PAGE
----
'Leaning' NY High-Rise Sparks Lawsuit

TUESDAY, APRIL 9, 2019


Italy-based general contractor for New York City's Seaport condominium project, Pizzarotti LLC, has recently filed a lawsuit against Fortis Property Group LLC (Brooklyn, New York).

The lawsuit, filed with New York County Supreme Court, alleges that foundation work completed at the Seaport Residencies by Fortis is now causing issues with the building’s structural integrity, facade, waterproofing and elevators.

The Tower History

Pizzarotti joined the project in 2015 as the general contractor for the Seaport Residencies, after foundation work was completed. Construction for the superstructure began in 2016. Since then, the 58-story structure has faced numerous delays.

Right after building began, the developer had been sued for a trademark violation, causing a change in the name from 1 Seaport to Seaport Residencies.

In 2017, an accident resulted in the death of an on-site worker. As the result of an unlatched harness, the worker fell 29 stories to his death, causing a four-month delay in construction.

Other delays, largely related to the pouring of concrete slabs for the floors, have also ocurred, causing the replacement of subcontractor SCC Concrete with RC Structures. RC then reported the structural issues, unusual settlement and leaning of the tower in 2018.

Over the course of construction, there have been a total of 17 violations at the site, six of which are still open according to the New York City Department of Buildings’ database.

Pizzarotti has also notified its termination from the construction project as of March 1 (although it continued working on the development until the end of the month).

Since its termination, Fortis has hired a new general contractor, Ray Builders, to redesign and install the revamped facade and resolve the alignment issue. Although the project was originally slated to be complete by spring 2018, an updated completion date has not been released.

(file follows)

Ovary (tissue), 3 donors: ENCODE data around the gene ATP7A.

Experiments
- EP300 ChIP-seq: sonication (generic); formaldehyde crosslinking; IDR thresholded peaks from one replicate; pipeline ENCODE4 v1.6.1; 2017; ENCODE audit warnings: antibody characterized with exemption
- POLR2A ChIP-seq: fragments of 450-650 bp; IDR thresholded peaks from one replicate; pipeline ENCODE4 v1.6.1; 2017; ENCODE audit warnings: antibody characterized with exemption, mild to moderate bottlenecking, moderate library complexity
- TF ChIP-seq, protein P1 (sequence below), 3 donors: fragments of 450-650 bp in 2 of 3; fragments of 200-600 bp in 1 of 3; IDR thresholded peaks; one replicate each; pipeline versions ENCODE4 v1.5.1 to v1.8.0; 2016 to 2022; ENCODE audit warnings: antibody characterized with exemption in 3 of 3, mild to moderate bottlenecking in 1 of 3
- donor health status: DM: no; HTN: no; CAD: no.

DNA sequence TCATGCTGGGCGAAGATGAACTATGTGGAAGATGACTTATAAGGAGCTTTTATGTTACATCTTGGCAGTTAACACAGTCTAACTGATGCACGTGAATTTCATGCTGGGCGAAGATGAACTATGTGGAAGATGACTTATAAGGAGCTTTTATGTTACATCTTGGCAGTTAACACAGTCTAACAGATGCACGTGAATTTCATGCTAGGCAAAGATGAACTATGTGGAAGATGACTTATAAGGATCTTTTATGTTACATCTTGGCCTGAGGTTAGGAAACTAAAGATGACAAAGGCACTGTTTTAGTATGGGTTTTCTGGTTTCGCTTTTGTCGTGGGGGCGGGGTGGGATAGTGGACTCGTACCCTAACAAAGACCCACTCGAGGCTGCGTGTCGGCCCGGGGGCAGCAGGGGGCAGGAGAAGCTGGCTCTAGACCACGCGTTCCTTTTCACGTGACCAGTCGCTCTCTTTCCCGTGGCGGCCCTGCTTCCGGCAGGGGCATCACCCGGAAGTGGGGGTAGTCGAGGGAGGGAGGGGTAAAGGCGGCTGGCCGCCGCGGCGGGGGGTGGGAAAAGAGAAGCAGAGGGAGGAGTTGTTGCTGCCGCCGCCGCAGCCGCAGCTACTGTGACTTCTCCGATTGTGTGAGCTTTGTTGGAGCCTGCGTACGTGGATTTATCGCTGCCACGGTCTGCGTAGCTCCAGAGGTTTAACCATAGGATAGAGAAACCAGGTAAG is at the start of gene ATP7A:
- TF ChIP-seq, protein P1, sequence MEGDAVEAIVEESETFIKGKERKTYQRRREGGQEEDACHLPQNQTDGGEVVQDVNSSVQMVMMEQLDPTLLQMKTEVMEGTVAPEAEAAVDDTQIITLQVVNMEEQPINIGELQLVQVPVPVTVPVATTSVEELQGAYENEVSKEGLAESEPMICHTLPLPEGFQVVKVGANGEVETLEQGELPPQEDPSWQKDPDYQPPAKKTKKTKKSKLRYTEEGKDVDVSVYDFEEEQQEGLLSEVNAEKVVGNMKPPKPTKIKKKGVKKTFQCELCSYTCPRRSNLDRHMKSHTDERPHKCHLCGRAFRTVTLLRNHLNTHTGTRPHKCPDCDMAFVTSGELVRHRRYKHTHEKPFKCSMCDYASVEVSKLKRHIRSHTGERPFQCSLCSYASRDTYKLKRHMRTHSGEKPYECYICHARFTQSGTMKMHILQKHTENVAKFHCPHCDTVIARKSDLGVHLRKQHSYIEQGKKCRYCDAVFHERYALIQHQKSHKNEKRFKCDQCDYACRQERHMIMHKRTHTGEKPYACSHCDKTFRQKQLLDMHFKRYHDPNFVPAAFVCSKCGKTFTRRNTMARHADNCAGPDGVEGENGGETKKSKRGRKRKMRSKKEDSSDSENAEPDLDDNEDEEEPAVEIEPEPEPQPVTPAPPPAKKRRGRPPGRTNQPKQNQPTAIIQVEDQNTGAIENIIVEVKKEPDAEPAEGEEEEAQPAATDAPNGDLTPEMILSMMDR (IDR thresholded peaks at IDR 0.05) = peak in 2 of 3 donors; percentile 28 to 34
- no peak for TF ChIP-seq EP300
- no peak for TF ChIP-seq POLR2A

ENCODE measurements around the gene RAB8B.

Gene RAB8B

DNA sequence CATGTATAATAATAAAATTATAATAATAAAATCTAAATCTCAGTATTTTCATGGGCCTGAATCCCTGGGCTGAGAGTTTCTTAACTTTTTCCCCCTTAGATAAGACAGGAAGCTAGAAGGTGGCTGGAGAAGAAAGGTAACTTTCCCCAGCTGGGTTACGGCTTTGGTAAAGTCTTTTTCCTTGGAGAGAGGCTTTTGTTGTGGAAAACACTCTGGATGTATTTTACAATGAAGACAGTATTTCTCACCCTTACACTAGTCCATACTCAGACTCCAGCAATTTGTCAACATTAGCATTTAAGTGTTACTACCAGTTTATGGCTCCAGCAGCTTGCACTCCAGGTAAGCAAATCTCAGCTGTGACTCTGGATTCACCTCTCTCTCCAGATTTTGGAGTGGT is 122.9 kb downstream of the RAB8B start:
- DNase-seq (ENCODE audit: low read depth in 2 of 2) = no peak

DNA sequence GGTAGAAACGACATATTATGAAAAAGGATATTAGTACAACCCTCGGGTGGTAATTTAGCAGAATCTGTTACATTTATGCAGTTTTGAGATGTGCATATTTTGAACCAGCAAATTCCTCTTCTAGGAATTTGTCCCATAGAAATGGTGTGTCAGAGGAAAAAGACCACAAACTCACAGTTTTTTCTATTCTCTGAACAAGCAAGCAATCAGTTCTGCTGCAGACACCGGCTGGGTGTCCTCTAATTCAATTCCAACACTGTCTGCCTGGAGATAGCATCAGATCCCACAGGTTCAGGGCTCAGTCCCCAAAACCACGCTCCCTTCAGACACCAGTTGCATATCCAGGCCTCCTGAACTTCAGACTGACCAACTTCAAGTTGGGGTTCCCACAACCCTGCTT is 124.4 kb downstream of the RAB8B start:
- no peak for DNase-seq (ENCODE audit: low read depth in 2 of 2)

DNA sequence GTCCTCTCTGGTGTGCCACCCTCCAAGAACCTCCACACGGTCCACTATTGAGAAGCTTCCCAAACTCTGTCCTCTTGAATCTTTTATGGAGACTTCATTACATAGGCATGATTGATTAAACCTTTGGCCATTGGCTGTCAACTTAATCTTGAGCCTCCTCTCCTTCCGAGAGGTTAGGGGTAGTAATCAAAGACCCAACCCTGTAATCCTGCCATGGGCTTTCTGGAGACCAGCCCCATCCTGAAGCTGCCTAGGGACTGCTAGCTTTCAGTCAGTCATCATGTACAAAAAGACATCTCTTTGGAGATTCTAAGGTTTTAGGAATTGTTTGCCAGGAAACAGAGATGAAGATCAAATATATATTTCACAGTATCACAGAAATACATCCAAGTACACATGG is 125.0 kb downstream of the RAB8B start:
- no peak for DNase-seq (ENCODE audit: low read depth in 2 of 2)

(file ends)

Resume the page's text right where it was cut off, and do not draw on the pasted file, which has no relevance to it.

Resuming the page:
“As two of the top engineering firms in the world, Arup and WSP, have certified, there are no safety issues at the building and construction can continue immediately,” stated Fortis spokesperson.

The Lawsuit

Pizzarotti has accused developer Fortis of choosing to use a “soil improvement” method in order to shore up the construction site instead of driving support piles down into bedrock.

Pizzarotti claims that prior to it joining the project, a geotechnical consultant recommended the use of deep piles in the foundation design, but that Fortis went with an alternative system to save money. This decision, according to Pizzarotti, is the reason the tower is now leaning three inches to the north.

In response, a Fortis spokesperson said, “This lawsuit is patently false from start to finish and nothing more than simple defamation and a desperate attempt by a failing general contractor to divert attention from the fact it defaulted on yet another New York City project.

“As a number of prominent New York City developers have learned the hard way over the past few years, Pizzarotti is simply incapable of buying out, managing and completing a construction project within contractually promised timelines.”

The attorney for Pizzarotti, Christopher Kinzel, and other company representatives have declined to comment. However, as part of the suit, Pizzarotti is seeking to break free of its contract obligations as well as recover money owed for unpaid work and overrun costs, from which they have already paid $25 million.

Since taking over, CEO of Ray Builders, Jacob Mermelstein, has sided with Fortis on the leaning building.

“[Pizzarotti] didn’t pour the slabs correctly so we have to accommodate for their poor construction practice in the installation of the curtain wall,” Mermelstein said.

Other Soft Soil Construction

Much like the Seaport Residencies, the Millennium Tower in San Francisco also chose not to employ a foundation that used piles to anchor the structure into bedrock. A decision that will cost them almost the same as the original price of the construction for the tower itself—$350 million—to fix.

Since the tower’s opening in April 2009, it has sunk 18 inches and titled 14 inches to the west.

In November 2018, a plan was devised to correct the tilt, calling to drill piles into the bedrock from the sidewalk of the building’s southwest corner, instead of micro piles going into the bedrock though the concrete foundation, which had been an original suggestion.

Reportedly, developers are pointing fingers at the nearby Transbay Joint Powers Authority's $2.2 billion transit center and dewatering that took place during the tower's construction.

   

Tagged categories: Building design; Building facades; Commercial Buildings; Commercial Construction; Commercial contractors; concrete; Construction; Developers; Lawsuits; Maintenance + Renovation; NA; North America; Projects - Commercial

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